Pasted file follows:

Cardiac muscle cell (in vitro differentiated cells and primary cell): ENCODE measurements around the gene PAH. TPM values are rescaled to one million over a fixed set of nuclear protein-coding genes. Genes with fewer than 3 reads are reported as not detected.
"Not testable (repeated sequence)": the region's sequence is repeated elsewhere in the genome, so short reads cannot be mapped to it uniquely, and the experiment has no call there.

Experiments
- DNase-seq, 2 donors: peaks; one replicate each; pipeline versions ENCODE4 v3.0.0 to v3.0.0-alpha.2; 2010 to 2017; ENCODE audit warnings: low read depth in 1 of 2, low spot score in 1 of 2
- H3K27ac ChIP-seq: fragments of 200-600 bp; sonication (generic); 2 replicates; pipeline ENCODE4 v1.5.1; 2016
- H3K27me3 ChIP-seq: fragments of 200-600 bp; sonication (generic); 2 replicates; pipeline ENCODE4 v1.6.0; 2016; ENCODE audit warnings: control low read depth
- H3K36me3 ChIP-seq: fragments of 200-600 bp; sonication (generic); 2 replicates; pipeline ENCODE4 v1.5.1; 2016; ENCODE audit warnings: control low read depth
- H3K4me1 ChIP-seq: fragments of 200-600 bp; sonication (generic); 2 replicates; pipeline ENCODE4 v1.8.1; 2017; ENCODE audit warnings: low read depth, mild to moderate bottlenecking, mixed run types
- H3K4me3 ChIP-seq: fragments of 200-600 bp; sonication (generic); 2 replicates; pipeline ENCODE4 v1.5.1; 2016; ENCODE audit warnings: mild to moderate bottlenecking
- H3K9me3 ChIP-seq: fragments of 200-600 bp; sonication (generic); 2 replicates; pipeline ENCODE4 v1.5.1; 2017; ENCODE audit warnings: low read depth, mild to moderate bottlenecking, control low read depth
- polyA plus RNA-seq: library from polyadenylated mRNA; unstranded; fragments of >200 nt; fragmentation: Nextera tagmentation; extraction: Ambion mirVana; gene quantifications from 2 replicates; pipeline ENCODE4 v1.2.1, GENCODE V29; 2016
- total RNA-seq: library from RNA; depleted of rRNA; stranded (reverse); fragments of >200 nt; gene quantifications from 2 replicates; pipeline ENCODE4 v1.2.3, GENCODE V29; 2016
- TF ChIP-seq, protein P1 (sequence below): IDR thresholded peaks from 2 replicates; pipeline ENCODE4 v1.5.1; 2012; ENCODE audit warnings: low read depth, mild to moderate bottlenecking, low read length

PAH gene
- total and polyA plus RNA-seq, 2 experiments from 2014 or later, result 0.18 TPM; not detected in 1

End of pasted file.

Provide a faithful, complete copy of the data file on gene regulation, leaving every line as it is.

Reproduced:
Cardiac muscle cell (in vitro differentiated cells and primary cell): ENCODE measurements around the gene PAH. TPM values are rescaled to one million over a fixed set of nuclear protein-coding genes. Genes with fewer than 3 reads are reported as not detected.
"Not testable (repeated sequence)": the region's sequence is repeated elsewhere in the genome, so short reads cannot be mapped to it uniquely, and the experiment has no call there.

Experiments
- DNase-seq, 2 donors: peaks; one replicate each; pipeline versions ENCODE4 v3.0.0 to v3.0.0-alpha.2; 2010 to 2017; ENCODE audit warnings: low read depth in 1 of 2, low spot score in 1 of 2
- H3K27ac ChIP-seq: fragments of 200-600 bp; sonication (generic); 2 replicates; pipeline ENCODE4 v1.5.1; 2016
- H3K27me3 ChIP-seq: fragments of 200-600 bp; sonication (generic); 2 replicates; pipeline ENCODE4 v1.6.0; 2016; ENCODE audit warnings: control low read depth
- H3K36me3 ChIP-seq: fragments of 200-600 bp; sonication (generic); 2 replicates; pipeline ENCODE4 v1.5.1; 2016; ENCODE audit warnings: control low read depth
- H3K4me1 ChIP-seq: fragments of 200-600 bp; sonication (generic); 2 replicates; pipeline ENCODE4 v1.8.1; 2017; ENCODE audit warnings: low read depth, mild to moderate bottlenecking, mixed run types
- H3K4me3 ChIP-seq: fragments of 200-600 bp; sonication (generic); 2 replicates; pipeline ENCODE4 v1.5.1; 2016; ENCODE audit warnings: mild to moderate bottlenecking
- H3K9me3 ChIP-seq: fragments of 200-600 bp; sonication (generic); 2 replicates; pipeline ENCODE4 v1.5.1; 2017; ENCODE audit warnings: low read depth, mild to moderate bottlenecking, control low read depth
- polyA plus RNA-seq: library from polyadenylated mRNA; unstranded; fragments of >200 nt; fragmentation: Nextera tagmentation; extraction: Ambion mirVana; gene quantifications from 2 replicates; pipeline ENCODE4 v1.2.1, GENCODE V29; 2016
- total RNA-seq: library from RNA; depleted of rRNA; stranded (reverse); fragments of >200 nt; gene quantifications from 2 replicates; pipeline ENCODE4 v1.2.3, GENCODE V29; 2016
- TF ChIP-seq, protein P1 (sequence below): IDR thresholded peaks from 2 replicates; pipeline ENCODE4 v1.5.1; 2012; ENCODE audit warnings: low read depth, mild to moderate bottlenecking, low read length

PAH gene
- total and polyA plus RNA-seq, 2 experiments from 2014 or later, result 0.18 TPM; not detected in 1